Artists Sayd Abdali and Jane Théau are making a tapestry rug at the museum during Refugee Week.


For Refugee Week this year, museum visitors will have the opportunity to work with artists Sayd Abdali and Jane Théau to help make a tapestry rug. Sayd is an Afghan tapestry artist and Jane is in the final year of a PhD producing a body of work that combines woven horsehair, bronze sculpture and performance. Together they are the facilitators of Finding Your Feet, a community art project that fosters friendships between refugees and their local communities.


Over the past 18 months, Sayd and Jane have been creating a tapestry rug in collaboration with recently arrived people from the Tamil, Rohingya, Afghani, Iraqi, Syrian and Iranian communities in the Sydney suburb of Auburn. The design of the rug celebrates the new lives that refugees begin in Australia – very fitting for this year’s Refugee Week theme, #WithRefugees, which aims to share refugee stories from around the world.


Afghan tapestry artist Sayd Abdali with examples of his work, 2019. Image: Kim Tao/ANMM.

Sayd Abdali is a master Afghan tapestry artist who developed a unique needle (adapted from a syringe used to inject cows) to weave his designs. Sayd is an expert in the technique known as punch needling (or tufting), using it to support his family during 30 years living as a refugee in Iran. Museum visitors will have a chance to try their hand at punch needling, and contribute to the three-metre rug, in our free tapestry workshops from 17 to 21 June.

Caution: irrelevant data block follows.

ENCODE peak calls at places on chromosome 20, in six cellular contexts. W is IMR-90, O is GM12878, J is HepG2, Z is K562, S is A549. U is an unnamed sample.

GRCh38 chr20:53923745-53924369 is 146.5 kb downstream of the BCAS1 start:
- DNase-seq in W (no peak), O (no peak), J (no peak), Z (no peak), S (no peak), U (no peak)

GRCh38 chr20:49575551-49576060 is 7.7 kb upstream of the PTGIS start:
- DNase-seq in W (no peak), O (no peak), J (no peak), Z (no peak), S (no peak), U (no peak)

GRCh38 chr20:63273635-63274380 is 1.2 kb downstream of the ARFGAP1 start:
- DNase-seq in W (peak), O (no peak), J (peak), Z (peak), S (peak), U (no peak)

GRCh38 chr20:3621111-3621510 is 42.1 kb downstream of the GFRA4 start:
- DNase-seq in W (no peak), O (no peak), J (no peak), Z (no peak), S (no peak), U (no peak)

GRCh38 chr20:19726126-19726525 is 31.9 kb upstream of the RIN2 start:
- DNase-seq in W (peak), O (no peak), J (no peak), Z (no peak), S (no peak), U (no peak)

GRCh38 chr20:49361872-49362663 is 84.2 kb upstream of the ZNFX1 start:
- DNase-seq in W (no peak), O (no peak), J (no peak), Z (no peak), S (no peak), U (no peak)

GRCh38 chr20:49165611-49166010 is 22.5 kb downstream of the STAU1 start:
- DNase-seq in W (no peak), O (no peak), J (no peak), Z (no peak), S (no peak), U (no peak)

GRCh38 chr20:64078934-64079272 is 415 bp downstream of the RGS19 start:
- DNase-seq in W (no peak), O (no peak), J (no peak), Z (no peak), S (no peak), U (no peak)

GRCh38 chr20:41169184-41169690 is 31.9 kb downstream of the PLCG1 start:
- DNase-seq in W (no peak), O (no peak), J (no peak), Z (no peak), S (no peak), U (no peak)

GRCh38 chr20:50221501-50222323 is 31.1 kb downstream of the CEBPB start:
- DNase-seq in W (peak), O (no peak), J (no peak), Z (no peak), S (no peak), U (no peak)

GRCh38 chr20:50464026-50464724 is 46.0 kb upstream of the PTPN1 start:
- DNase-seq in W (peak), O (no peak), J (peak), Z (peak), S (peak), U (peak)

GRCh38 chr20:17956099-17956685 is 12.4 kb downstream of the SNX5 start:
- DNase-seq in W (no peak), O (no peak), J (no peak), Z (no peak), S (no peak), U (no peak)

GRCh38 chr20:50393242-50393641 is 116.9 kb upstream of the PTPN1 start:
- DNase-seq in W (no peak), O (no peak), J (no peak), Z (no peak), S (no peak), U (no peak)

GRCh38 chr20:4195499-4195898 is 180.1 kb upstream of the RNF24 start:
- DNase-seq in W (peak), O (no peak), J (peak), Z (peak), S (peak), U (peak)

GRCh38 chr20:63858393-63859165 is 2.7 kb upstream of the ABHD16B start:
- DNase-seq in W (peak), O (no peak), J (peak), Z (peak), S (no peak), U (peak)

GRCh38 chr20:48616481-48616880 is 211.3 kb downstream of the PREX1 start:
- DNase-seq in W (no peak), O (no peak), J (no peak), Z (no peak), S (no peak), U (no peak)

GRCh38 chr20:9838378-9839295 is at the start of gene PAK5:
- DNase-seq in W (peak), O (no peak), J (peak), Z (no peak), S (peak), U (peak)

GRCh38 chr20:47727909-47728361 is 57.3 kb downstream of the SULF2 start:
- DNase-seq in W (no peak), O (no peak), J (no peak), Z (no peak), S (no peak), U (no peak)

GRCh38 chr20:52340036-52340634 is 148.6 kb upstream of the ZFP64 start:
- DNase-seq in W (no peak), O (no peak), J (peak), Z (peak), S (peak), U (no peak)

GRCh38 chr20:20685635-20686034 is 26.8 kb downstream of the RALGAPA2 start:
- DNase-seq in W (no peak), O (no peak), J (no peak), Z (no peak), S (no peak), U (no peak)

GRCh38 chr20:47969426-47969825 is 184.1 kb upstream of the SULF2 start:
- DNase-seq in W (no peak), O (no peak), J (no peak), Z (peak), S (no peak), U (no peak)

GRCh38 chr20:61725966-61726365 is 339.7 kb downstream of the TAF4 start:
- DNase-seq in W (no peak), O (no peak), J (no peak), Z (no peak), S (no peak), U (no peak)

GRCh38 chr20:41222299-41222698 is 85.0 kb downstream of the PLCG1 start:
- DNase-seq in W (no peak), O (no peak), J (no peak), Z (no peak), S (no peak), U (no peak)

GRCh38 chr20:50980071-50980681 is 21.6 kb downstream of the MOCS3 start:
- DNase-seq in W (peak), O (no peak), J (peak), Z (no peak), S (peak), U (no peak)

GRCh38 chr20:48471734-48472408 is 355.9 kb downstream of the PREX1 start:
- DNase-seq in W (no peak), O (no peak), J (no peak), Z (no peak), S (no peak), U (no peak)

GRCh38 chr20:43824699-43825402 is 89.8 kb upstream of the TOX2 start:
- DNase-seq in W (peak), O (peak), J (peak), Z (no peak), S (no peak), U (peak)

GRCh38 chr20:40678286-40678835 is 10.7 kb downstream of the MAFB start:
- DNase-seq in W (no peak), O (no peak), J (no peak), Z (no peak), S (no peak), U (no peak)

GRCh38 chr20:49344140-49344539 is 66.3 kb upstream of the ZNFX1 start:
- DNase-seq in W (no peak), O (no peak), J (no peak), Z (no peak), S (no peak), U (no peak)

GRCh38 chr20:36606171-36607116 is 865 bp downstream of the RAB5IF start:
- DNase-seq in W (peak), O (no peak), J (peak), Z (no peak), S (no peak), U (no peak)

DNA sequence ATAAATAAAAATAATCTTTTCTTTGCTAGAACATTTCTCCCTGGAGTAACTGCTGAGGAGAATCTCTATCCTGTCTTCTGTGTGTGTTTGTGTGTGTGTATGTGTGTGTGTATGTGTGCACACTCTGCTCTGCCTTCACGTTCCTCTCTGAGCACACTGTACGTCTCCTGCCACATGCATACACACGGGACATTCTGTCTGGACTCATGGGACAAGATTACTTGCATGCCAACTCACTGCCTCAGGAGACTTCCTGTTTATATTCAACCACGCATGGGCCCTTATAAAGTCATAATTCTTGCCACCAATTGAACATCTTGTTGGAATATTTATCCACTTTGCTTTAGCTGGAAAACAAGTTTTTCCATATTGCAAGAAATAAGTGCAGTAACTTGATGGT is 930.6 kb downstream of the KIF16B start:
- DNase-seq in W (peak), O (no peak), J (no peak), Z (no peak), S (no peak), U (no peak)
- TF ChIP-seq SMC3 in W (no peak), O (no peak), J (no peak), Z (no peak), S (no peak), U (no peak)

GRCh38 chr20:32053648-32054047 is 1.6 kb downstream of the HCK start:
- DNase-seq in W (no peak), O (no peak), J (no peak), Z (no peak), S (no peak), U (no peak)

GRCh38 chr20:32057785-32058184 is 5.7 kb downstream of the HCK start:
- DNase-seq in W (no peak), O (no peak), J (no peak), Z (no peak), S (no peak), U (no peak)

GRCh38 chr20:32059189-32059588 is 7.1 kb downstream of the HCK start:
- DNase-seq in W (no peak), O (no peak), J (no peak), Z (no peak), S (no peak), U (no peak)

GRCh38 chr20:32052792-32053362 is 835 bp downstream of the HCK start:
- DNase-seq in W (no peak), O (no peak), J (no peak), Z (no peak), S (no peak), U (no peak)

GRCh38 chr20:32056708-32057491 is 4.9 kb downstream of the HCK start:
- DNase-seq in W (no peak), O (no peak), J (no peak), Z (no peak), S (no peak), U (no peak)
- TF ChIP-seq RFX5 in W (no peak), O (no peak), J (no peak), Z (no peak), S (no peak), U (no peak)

Sayd Abdali demonstrates the punch needling technique. Image courtesy Jane Théau

Sayd Abdali demonstrates the punch needling technique. Image courtesy Jane Théau.

 

The Finding Your Feet tapestry rug celebrates some of the many cultures of Auburn through flora. The rug border is comprised of Australian native flowers, while the inside panels feature a range of national flowers including jasmine (Syria), tulip (Afghanistan) and rose (Iraq). The blue background denotes water, Australia’s geography as an island nation, and the fact that all immigrants have travelled on or over the seas.


The woollen rug provides a colourful floral representation of the diverse cultures that have made Sydney their home, overlaid with statistical data illustrating the number of refugee arrivals in Australia after World War II, the uneven distribution of wealth among the world’s population (a leading cause of population displacement), and the increase in global refugee numbers since 1990. It’s a tactile piece rich with symbolism and reflects the power of artmaking to give visual form to the experience of ‘finding your feet’ in Australia.

 

The Finding Your Feet tapestry workshops will be held at the museum from Monday 17 to Friday 21 June 2019, 10am–12pm and 12.30pm–2pm. Free, no bookings required. Suitable for ages 7 and above; all materials provided and no experience necessary.

 

Presented in partnership with Settlement Services International.

 

kimanmm

Kim Tao

Kim is the curator of post-Federation immigration at the Australian National Maritime Museum.